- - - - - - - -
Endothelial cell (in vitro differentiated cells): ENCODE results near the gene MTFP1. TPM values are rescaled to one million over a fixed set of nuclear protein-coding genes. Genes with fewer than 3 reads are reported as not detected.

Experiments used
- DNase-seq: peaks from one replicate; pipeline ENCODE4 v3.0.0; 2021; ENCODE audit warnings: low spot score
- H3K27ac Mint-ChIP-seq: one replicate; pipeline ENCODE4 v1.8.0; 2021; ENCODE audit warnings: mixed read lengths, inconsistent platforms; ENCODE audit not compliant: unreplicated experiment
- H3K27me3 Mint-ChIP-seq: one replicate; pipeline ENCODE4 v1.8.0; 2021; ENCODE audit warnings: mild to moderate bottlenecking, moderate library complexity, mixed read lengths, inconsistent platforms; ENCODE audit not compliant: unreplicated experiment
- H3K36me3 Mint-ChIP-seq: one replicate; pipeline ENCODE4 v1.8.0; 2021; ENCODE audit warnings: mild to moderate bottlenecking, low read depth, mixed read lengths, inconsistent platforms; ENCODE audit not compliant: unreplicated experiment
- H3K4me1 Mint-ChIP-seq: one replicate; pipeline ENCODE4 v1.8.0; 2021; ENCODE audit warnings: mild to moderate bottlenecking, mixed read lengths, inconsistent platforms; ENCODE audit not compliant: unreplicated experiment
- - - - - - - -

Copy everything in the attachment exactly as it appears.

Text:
Endothelial cell (in vitro differentiated cells): ENCODE results near the gene MTFP1. TPM values are rescaled to one million over a fixed set of nuclear protein-coding genes. Genes with fewer than 3 reads are reported as not detected.

Experiments used
- DNase-seq: peaks from one replicate; pipeline ENCODE4 v3.0.0; 2021; ENCODE audit warnings: low spot score
- H3K27ac Mint-ChIP-seq: one replicate; pipeline ENCODE4 v1.8.0; 2021; ENCODE audit warnings: mixed read lengths, inconsistent platforms; ENCODE audit not compliant: unreplicated experiment
- H3K27me3 Mint-ChIP-seq: one replicate; pipeline ENCODE4 v1.8.0; 2021; ENCODE audit warnings: mild to moderate bottlenecking, moderate library complexity, mixed read lengths, inconsistent platforms; ENCODE audit not compliant: unreplicated experiment
- H3K36me3 Mint-ChIP-seq: one replicate; pipeline ENCODE4 v1.8.0; 2021; ENCODE audit warnings: mild to moderate bottlenecking, low read depth, mixed read lengths, inconsistent platforms; ENCODE audit not compliant: unreplicated experiment
- H3K4me1 Mint-ChIP-seq: one replicate; pipeline ENCODE4 v1.8.0; 2021; ENCODE audit warnings: mild to moderate bottlenecking, mixed read lengths, inconsistent platforms; ENCODE audit not compliant: unreplicated experiment